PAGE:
For a Constitutional Scholar, the Temporary resident of 1600 Pennsylvania Avenue seems to be in way over his head in regards to the Authority of the States and limitations of Power of the Federal Government. This challenge to the constant meddling could not come at a more opportune moment. The Obama Care farce is clearly not whithin the scope of the Federal Government’s employment as it allows MEDICARE and Social Security to circle the bowl and
become more insolvent. Americans are vested in MEDICARE and SS through “investment” and
do not need to be taken for the same “ride” that the Chrysler/Daimler Benz Stockholders suffered at the Hands of Team Obama and his merry band of Marxists. Keeping Oaths or Promises to America is what was expected. Breaking Constitutional Oaths and Promises by the Current Regime is not Hope or Change. It is Malfeasance of Office and Dereliction of Duty. A betrayal of the Public Trust on a grand scale.

Let’s pray that the Constitution, ALL of IT, and the Individual States get some respect from the District Court Judge that will hear the case.

How long before the left begins attacking Judge Hudson?

5… 4… 3… 2… 1… :mrgreen:

Any time now…

@Old Trooper 2

Yeah, my favorite is the General Welfare clause… they read it like it gives them the ability to spend tax money on anything… when it was actauly a LIMITING factor, saying that Tax dollars must be spent for the GENERAL welfare… ie that of all citizens, and not favoring a company or group…

But then this is the same Government who just put a hit out on an American Citizen without due process of law… so I’m not holding my breath that they will reign in their own power…

I would look at this ruling as real progress!! Looks like 0-bama and his Demonrats are going to have to account for this disaster.

Seriously good news, IMHO. Indicates that VA put together a very complete argument, since judges generally lean toward plaintiffs and the overall potential merit of their arguments at this stage. And in the case of AZ v United States (immigration), that “leaning” went a step further. But that ball game is far from over.

My favorite phrase in this 32 page ruling?

No specifically articulated constitutional authority exists to mandate the purchase of health insurance or the assessment of a penalty for failing to do so.

Music to my ears…

Also a bit of chutzpah and arrogance by Obama’s HHS Secretary on pg 30.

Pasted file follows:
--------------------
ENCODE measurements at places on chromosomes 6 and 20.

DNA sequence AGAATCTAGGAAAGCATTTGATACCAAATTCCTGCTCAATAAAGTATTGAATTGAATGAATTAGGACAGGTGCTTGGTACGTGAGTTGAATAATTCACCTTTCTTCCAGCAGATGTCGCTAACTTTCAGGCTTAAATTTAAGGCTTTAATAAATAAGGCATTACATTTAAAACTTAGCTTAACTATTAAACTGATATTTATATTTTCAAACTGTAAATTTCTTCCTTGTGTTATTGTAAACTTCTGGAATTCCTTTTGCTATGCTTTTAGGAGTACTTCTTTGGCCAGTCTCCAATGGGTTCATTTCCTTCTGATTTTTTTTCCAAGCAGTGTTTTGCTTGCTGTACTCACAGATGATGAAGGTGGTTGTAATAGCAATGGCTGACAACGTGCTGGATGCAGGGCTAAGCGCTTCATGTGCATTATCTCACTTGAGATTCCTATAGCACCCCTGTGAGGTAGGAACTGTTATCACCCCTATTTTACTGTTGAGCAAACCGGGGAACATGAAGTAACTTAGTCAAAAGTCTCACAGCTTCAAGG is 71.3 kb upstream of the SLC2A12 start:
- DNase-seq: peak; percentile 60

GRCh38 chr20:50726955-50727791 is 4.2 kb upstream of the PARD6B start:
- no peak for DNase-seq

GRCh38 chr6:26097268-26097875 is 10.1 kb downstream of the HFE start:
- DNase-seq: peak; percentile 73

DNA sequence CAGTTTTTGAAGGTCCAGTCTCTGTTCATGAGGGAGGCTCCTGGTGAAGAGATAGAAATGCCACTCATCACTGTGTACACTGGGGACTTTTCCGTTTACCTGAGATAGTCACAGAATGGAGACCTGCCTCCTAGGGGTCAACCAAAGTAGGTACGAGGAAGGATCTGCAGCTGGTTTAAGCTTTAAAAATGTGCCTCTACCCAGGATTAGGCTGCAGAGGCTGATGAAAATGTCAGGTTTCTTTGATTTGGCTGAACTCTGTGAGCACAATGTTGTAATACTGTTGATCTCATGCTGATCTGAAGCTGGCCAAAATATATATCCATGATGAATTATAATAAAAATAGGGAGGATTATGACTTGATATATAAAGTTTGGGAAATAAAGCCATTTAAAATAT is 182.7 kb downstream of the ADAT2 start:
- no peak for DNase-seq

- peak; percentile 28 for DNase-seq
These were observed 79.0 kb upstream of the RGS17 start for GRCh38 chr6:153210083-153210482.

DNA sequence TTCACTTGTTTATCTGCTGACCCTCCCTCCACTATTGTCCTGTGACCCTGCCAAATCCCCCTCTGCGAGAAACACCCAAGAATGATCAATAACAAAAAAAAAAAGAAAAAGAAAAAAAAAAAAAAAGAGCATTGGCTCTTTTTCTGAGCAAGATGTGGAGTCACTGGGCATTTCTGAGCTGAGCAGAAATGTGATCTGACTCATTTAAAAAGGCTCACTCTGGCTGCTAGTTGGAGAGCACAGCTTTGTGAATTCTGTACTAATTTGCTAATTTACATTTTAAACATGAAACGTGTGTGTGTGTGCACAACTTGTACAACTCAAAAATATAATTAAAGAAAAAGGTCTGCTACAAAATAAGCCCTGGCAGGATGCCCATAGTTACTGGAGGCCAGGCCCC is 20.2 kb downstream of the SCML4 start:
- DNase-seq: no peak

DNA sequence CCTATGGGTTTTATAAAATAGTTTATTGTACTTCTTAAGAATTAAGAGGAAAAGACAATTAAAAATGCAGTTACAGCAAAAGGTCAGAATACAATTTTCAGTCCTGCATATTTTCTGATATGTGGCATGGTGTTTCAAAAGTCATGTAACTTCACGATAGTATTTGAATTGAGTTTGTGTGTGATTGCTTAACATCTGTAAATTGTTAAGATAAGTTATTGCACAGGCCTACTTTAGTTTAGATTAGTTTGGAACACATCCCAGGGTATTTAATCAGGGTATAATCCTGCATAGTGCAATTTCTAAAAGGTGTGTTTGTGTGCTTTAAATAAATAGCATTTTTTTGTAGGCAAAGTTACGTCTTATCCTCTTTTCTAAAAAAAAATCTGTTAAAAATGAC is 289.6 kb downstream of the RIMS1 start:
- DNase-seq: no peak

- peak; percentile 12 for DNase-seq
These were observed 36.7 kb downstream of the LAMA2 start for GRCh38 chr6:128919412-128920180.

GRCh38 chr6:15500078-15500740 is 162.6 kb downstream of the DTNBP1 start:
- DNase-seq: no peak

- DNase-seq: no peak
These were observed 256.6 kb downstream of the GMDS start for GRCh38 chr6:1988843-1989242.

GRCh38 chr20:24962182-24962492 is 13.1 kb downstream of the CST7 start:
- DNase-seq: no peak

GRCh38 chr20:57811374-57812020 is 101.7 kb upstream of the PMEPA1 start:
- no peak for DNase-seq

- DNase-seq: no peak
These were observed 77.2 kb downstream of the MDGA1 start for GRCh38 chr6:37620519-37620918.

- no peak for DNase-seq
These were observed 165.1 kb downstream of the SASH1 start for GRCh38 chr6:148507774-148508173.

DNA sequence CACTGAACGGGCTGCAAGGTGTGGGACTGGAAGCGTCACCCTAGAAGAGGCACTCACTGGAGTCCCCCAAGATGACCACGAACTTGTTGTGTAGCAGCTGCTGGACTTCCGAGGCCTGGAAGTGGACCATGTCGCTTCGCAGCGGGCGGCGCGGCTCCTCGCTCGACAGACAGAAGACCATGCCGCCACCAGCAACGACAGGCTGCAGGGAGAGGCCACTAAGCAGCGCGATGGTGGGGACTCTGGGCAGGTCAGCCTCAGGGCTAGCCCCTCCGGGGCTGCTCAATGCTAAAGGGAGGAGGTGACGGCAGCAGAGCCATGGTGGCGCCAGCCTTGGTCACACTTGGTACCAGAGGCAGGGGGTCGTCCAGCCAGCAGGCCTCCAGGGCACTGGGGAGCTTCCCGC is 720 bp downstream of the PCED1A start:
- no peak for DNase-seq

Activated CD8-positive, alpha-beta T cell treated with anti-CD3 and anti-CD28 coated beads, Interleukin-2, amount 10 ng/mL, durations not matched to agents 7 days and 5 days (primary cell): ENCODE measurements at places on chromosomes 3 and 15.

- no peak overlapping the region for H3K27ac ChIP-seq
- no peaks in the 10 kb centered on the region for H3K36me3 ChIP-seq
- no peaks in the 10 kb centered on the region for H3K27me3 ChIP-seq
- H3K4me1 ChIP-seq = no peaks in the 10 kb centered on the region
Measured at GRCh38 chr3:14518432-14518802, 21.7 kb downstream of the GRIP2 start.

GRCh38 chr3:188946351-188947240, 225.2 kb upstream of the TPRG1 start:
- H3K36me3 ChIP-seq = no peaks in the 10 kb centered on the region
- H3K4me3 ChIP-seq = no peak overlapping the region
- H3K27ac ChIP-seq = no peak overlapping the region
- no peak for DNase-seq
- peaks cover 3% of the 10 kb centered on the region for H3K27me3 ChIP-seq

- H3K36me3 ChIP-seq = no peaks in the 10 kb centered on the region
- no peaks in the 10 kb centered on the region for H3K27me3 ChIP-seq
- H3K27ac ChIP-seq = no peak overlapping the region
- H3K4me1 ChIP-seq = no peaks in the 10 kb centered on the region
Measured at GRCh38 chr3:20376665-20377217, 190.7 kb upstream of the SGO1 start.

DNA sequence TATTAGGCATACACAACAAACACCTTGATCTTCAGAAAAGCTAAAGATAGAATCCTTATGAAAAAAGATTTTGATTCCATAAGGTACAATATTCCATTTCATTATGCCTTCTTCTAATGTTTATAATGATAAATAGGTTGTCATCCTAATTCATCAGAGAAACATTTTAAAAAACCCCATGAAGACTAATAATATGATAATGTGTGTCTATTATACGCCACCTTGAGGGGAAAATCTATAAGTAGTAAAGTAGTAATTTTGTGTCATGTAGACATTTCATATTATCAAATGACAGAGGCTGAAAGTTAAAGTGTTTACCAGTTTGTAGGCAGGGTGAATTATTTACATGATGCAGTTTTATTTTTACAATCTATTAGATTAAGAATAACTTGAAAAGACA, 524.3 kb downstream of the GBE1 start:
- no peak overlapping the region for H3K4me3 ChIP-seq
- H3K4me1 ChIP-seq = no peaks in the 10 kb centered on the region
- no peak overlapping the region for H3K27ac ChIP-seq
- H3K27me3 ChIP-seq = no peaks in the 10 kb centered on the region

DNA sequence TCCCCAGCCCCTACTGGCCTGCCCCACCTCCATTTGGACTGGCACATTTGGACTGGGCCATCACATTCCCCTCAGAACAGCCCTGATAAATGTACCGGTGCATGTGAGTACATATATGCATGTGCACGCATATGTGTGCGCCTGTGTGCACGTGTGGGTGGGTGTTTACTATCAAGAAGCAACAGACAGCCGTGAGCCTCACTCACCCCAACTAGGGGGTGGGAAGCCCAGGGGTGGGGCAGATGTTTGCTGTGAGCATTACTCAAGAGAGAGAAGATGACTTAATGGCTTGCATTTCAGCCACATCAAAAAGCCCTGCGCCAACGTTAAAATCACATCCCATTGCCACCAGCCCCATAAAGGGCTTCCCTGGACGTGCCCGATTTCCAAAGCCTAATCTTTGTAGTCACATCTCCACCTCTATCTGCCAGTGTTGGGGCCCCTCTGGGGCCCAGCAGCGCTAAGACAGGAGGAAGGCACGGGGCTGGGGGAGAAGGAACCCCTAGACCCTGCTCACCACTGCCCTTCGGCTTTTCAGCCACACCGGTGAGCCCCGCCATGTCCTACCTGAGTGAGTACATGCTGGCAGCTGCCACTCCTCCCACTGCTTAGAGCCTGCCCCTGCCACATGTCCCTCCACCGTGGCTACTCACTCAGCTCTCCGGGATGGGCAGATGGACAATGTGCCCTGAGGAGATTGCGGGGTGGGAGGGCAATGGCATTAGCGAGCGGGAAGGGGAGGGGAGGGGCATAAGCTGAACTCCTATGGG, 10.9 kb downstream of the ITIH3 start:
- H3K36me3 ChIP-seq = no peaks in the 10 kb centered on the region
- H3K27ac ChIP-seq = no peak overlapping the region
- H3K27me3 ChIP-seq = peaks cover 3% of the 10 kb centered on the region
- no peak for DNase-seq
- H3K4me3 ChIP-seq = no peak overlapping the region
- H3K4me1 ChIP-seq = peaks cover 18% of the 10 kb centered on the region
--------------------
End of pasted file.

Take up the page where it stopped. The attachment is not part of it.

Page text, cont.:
Casting aside many aspects of the Commonwealth’s argument, the Secretary [added, referring to Sebelius] contends that in the final analysis, the Minimal Essential Coverage Provision falls within Congress’s general welfare authority. (emphasis mine) She also underscores that decisions of how best to provide for the general welfare are for the representative branches, not for the courts. Helvering v Davis 301 U.S. 619, 640, 57 S Ct. 904, 908 (1937). “Inquire into the hidden motives which may move Congress to exercise a power constitutionally conferred upon it is beyond the competency of courts.” Sonzinsky 300 U.S. at 513-514, 57 S. Ct. at 556.

While they may portend that courts examining hidden motives may be beyond judicial “competency”, their method of implementing those motives are not only within the court’s authority, but are constitutionally required as part of our separation of powers.

Can’t wait to see what’s doing on other 20 states, consolidating their challenges to O’healthcare as well yum….


One has to question how anyone can think that the ‘general welfare’ clause in any way supports decisions that place bindings of servitude on some for the good of all. Is it not true that by using a law to take from some and give to others you are, by definition, restricting the ‘general welfare’ of those you take from?

Good observation, johngalt. And you certainly won’t get an argument from me that redistribution has individual impacts. Some will lose, and others may find their lot in life improved.

However I would guess that Sebelius/HHS would argue “general welfare”, by their definition, does not address the impact on specific individuals, but the State collectively. Most specifically, they would be citing economic impact, and the needed revenue to accommodate the welfare entitlements already in place with Medicare/Medical and SSS.

General Welfare could thus mean restricting health care for anyone over the age of 65 as it would lower the burden of social security and medicare payments if only the geriatric could be forced to become soylent green at a quicker pace than is naturally occurring.